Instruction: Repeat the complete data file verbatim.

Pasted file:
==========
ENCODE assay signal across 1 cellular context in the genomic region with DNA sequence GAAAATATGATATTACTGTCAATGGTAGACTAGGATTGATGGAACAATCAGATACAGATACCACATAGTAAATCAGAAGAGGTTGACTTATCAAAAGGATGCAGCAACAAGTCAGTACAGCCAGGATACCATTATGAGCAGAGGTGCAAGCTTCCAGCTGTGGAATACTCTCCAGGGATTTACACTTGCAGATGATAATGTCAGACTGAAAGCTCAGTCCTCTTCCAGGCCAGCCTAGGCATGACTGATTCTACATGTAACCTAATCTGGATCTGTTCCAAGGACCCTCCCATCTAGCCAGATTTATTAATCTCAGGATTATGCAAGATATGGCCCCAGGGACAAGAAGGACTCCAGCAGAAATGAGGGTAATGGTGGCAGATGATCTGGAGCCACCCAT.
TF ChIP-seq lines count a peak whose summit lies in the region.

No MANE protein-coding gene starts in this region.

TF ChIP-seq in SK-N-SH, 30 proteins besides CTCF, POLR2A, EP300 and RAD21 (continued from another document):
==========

ENCODE assay signal across 1 cellular context in the genomic region with DNA sequence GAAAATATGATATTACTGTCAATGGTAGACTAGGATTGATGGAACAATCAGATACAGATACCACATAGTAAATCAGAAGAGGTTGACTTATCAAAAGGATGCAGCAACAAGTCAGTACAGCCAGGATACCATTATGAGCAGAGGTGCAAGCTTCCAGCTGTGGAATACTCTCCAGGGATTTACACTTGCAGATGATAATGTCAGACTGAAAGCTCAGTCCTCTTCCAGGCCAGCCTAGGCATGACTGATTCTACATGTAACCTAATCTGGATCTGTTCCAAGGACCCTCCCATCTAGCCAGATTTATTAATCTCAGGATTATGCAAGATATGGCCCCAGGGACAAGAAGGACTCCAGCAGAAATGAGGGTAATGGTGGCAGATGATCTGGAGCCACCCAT.
TF ChIP-seq lines count a peak whose summit lies in the region.

No MANE protein-coding gene starts in this region.

TF ChIP-seq in SK-N-SH, 30 proteins besides CTCF, POLR2A, EP300 and RAD21 (continued from another document):